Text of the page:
Reuters - Mon, 25 Jan 03:28:00 2010
The New Orleans Saints reached their first Super Bowl after a thrilling 31-28 overtime victory over the Minnesota Vikings earned them a match-up with the Indianapolis Colts.
The game finished 28-28 in regulation after Vikings quarterback Brett Favre had thrown an interception with 19 seconds on the clock and his team close to field goal range.
The Saints won the toss for possession and kicker Garrett Hartley kept his cool for a 40-yard field goal to set off emotional celebrations in a city that less than five years ago was ravaged by Hurricane Katrina.
The Vikings, who have not reached a Super Bowl since their defeat at the end of the 1976 season, have now lost their last five NFC Championship games.
In front of a raucous 71,000 crowd at the Louisiana Superdome, the Saints also thwarted 40-year-old Favre's dream of becoming the oldest quarterback to play in a Super Bowl.
Instead it will be Saints quarterback Drew Brees, who threw three touchdowns, heading to Miami for the February 7 showdown with Peyton Manning and the Colts.
Favre, who retired at the end of last season before a change of heart, showed all of his rugged determination and class - although he regretted the late interception.
"I probably should have ran it," he said. "I don't know how far I could have gotten but in hindsight that is probably what I should have done," he said, describing the mistake as "costly".
The Vikings' outstanding running back Adrian Peterson scored three times in a losing cause but a game of this nature was always going to bring injustice along with the rewards and joy.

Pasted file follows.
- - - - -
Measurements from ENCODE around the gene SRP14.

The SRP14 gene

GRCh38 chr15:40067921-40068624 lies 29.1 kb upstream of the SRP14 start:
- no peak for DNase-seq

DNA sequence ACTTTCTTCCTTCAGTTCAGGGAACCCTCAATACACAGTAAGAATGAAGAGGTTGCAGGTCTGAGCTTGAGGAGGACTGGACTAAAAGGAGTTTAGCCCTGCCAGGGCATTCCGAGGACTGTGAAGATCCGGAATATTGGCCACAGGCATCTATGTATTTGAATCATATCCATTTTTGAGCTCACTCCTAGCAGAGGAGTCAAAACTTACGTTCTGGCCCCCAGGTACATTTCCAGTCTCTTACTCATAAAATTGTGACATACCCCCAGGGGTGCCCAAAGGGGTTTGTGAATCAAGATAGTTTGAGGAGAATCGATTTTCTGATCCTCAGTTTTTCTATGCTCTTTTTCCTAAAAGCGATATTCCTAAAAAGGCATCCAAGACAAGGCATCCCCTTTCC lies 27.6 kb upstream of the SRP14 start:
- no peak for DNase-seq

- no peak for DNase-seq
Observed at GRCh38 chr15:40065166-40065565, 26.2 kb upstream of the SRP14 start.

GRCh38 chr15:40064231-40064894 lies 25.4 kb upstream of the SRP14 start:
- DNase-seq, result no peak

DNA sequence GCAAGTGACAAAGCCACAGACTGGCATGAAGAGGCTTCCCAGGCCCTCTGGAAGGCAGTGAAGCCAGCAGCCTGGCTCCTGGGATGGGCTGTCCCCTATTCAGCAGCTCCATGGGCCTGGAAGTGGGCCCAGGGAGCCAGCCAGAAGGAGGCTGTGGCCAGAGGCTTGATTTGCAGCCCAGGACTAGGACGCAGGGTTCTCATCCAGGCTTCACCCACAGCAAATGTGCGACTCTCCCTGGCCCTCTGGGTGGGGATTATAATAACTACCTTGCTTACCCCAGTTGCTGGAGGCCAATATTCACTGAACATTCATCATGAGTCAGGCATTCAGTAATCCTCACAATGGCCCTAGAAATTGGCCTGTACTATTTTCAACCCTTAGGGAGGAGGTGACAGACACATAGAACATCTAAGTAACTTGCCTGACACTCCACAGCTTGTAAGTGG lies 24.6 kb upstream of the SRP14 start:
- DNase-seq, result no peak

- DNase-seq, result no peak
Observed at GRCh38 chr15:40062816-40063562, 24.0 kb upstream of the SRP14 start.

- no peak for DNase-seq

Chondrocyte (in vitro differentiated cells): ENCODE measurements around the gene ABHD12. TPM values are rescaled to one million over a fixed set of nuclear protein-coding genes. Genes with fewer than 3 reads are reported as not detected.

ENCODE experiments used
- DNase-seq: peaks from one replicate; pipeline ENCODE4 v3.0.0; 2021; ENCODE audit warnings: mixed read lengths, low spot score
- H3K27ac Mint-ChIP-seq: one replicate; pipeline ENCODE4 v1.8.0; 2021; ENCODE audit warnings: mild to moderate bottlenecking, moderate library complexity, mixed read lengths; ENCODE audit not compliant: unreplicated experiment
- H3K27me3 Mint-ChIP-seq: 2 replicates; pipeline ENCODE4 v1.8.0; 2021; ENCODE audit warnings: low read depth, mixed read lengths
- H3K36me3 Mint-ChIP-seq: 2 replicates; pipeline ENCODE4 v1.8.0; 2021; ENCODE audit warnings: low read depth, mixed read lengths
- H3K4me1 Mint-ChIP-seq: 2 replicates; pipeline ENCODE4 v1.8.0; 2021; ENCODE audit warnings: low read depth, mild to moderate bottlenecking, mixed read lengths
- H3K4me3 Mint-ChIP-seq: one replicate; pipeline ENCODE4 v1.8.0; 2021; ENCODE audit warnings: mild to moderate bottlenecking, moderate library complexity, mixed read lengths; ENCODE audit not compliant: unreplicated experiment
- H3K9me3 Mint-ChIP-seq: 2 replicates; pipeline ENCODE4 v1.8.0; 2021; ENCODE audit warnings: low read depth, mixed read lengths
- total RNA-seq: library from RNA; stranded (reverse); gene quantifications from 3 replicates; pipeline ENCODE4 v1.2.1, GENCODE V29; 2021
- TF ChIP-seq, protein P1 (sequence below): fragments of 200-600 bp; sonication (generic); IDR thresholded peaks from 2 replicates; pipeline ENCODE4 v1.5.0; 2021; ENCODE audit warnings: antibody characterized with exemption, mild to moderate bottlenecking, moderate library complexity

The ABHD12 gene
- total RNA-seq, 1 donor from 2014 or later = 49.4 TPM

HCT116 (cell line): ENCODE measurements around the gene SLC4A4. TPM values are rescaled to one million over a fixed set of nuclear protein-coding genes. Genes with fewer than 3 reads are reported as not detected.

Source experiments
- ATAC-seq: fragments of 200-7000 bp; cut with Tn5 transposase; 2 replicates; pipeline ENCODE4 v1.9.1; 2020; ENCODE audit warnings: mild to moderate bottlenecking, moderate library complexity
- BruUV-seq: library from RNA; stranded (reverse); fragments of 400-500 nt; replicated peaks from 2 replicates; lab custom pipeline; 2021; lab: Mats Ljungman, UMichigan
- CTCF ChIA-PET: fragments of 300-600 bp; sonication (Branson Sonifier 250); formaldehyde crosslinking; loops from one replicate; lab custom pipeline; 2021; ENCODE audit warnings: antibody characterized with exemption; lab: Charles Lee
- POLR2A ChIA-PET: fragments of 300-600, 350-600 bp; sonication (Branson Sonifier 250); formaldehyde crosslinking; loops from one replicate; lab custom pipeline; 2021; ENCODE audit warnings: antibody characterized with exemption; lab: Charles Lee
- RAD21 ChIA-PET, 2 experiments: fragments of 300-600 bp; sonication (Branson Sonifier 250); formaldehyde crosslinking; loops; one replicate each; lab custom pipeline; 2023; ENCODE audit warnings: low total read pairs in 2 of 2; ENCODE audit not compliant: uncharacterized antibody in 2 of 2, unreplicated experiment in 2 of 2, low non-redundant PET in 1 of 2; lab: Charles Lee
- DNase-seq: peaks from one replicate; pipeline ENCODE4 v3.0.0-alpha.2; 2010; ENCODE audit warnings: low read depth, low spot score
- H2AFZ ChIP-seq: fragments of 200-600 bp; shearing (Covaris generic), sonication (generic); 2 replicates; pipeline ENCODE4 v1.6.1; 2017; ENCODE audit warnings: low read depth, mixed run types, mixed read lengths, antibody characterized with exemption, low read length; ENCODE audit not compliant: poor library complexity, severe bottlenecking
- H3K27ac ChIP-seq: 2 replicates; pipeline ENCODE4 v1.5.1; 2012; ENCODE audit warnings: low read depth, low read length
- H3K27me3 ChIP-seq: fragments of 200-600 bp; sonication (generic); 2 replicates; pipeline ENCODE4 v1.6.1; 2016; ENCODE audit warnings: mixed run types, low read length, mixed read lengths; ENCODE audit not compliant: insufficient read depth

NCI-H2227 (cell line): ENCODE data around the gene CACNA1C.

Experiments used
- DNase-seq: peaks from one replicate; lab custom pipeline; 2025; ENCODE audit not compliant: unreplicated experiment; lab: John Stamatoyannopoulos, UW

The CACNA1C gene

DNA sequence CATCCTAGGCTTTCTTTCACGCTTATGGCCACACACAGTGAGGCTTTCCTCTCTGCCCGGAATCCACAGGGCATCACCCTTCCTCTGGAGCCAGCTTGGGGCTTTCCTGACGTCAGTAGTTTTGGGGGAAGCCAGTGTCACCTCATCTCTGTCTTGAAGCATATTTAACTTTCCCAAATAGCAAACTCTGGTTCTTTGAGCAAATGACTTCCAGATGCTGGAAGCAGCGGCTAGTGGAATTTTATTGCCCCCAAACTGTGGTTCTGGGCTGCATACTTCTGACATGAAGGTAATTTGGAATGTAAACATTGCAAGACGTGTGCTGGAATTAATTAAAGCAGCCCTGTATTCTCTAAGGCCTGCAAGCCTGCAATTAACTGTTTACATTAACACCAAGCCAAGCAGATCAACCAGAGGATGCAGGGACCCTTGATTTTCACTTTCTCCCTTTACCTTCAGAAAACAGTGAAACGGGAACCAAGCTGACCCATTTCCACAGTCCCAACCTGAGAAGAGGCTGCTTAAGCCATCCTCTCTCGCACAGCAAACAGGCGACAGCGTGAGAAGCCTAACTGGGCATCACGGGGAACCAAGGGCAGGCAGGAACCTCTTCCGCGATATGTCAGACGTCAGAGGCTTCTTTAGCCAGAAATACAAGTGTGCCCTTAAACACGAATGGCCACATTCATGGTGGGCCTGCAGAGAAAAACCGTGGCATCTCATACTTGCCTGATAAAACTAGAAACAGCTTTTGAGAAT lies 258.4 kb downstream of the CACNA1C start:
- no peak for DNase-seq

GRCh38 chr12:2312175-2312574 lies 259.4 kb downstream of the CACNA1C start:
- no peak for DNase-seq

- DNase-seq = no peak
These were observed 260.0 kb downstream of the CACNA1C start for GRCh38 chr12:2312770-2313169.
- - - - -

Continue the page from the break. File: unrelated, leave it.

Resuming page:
It was a pulsating encounter with the teams matching each other hit for hit and point for point all the way throughout the four quarters.
The Vikings drew first blood but the teams went in 14-14 at half-time. The next two quarters followed the same pattern - the Saints scored and then the Vikings came back to level.
Favre, who hobbled after suffering two heavy hits, recovered to help lead the drive which brought the Vikings level at 28-28, Peterson making his third touchdown with a two yard run.
But with 19 seconds left on the clock, Favre, looking to make the ground towards a game-winning field goal, threw a pass toward Sidney Rice which was snaffled up by Tracy Porter to effectively put the game into overtime.
The drama was not over yet. The Saints had to run on a fourth and one to get a first down that allowed them to move into field goal territory, Pierre Thomas making the crucial yard.
The luck of winning the coin toss for overtime and the steady nerves of Hartley were all that truly separated two excellent teams, although the Saints will feel that having forced five turnovers they deserved victory.
The significance of the win to New Orleans was highlighted by Saints head coach Sean Payton, who recalled when the damaged Superdome was home to thousands of homeless after Katrina.
"This is for everybody in this city. This stadium used to have holes in it, and used to be wet. It's not wet anymore. This is for the city of New Orleans," Payton said after receiving the first NFC Championship trophy in the team's 43-year history.
Barely a mile from the downtown venue, fans danced into Bourbon Street, home to the city's Mardi Gras, to begin a long night of festivities.
Brees, who joined the Saints as a free agent half a year after Katrina, described the journey of the team and city as "unbelievable" but also had time to reflect on Favre.
"He's a warrior, he always has been - I remember watching him in middle school," he said. "He battled, he is a competitor and he fought to the end, their entire team did.
"It was a hard fought battle I am just glad we came out on top in the end."